Recently I have been having a discussion with one of our readers about buying low quality vs. buying high quality products (it didn’t start that way, but it’s where we ended up.) This entire debate is really a question of knowing what you are buying and what you are paying for. Here are some classic examples:
Electronics – When I buy an expensive piece of electronics, I want not only the product, but a warranty for if it breaks. Not only that, I may want a warranty where I can go into the store and simply replace it, or else have them ship it out for me. This costs extra and usually comes in the form of a name brand. Sometimes there are electronics stores, that in order to maintain loyalty, will do it as a service for customer who buy from them. When I bought my iron (I iron all of my shirts) I wanted an iron (1) that did not need purified water (yes, they exist in Israel and they are a huge money and hassle saver) and (2) would be replaced in the store on the spot if it broke (obviously you have to know if the store is reliable; I did my homework). My verbalizing what I wanted, I made a virtual checklist and when an inexpensive, but reliable store offered me an item fit the bill for a good price, I went for it.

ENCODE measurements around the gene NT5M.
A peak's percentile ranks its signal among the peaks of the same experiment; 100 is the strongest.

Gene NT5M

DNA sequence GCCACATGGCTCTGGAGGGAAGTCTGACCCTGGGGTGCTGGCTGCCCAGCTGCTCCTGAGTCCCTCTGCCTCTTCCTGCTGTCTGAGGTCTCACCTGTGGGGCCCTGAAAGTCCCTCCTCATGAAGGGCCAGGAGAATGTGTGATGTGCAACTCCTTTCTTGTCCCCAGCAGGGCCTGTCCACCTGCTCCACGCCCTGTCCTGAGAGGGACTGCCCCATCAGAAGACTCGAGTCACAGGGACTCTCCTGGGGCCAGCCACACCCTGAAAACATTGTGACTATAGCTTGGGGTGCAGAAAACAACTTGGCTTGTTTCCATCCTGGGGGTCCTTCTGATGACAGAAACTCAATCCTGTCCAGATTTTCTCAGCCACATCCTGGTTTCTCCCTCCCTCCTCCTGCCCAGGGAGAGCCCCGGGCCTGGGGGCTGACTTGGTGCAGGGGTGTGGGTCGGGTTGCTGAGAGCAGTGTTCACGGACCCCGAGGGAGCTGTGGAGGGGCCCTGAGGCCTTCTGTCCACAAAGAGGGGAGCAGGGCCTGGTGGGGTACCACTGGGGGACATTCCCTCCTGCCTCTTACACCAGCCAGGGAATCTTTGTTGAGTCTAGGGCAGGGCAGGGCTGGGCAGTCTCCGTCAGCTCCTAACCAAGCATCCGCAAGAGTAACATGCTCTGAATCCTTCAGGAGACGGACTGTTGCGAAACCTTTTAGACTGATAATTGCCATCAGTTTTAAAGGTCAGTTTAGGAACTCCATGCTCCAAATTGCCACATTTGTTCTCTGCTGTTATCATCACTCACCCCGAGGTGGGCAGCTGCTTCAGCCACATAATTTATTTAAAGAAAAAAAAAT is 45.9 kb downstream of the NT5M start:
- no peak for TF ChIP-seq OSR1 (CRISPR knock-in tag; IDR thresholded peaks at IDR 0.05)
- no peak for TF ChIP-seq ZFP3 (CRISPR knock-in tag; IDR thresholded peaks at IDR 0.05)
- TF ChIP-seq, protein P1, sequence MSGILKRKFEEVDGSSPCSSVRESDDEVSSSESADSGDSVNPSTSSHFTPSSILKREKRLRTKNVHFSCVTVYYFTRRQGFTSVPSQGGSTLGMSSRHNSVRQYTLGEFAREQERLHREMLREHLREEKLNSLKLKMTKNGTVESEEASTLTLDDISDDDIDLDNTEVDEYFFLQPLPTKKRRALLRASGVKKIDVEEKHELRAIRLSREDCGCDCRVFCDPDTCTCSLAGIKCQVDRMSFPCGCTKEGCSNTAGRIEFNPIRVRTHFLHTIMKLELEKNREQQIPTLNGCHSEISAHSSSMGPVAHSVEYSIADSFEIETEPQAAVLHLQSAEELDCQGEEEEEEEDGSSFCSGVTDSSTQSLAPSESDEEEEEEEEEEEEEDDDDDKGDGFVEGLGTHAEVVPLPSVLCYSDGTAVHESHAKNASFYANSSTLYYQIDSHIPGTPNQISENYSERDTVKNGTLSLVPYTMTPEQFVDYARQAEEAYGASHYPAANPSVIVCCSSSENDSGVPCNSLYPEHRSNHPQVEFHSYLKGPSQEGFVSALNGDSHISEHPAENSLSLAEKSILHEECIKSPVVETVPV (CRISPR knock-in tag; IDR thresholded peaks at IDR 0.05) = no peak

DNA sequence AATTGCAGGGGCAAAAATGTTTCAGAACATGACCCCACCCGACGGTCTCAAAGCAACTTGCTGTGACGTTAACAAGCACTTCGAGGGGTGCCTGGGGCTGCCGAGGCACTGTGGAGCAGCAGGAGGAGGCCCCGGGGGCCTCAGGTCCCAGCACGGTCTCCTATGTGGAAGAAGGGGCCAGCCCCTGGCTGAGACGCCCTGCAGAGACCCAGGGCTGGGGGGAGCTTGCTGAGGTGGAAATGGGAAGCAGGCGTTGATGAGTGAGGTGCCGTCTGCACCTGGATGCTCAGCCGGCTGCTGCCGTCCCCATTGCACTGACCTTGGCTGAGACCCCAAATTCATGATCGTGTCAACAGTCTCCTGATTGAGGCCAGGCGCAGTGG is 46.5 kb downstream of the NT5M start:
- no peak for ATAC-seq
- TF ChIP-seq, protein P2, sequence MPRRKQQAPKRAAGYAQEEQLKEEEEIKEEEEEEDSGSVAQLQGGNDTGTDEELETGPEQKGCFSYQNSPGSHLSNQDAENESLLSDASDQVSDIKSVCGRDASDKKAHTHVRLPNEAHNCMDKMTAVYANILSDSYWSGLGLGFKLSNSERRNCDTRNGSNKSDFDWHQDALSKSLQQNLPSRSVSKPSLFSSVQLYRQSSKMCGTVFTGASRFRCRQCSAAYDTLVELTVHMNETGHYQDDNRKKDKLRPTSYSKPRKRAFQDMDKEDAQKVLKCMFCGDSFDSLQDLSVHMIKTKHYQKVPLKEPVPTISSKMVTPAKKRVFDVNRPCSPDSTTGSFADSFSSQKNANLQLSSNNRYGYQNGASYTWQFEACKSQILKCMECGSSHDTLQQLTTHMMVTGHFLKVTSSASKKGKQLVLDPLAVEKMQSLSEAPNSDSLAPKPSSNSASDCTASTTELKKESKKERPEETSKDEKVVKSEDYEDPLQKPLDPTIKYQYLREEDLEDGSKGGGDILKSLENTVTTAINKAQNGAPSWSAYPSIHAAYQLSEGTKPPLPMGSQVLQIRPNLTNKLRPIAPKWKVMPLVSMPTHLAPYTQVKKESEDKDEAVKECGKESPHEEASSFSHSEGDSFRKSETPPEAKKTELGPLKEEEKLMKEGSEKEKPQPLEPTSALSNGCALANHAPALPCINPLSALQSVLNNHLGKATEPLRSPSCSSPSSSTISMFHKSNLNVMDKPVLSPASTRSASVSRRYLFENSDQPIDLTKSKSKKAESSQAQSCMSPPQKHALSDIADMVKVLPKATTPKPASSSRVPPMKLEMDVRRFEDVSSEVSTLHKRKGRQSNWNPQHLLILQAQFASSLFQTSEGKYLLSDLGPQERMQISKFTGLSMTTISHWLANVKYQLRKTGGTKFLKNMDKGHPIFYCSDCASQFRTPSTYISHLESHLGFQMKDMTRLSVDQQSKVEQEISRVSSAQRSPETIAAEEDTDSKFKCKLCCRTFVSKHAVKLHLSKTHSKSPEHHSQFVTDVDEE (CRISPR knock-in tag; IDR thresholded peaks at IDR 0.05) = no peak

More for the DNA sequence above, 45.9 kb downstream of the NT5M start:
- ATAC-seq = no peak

Ambiance – When you go to a restaurant, it is not the food you pay for but the ambiance. A cup of coffee costs less than a shekel, but the other ₪ 9 is for the pretty place you’re sitting in. If you think about it, there are plenty of ways to turn up the ambiance and save money. One time my wife and I were in a restaurant. We ate dinner and were thinking of dessert. Dessert would probably be somewhere in the vicinity of ₪ 40 (for the cake and some coffee) but I proposed an alternative. I proposed that we bench, pay, leave the restaurant and buy a pint of Ben and Jerry’s (₪ 22) and walk in the park while having dessert. My wife agreed to the option and we had an even more romantic evening and saved some money. It’s not being cheap about the dessert, it’s realizing that you’re paying for the ambiance and knowing that you can do a better job yourself.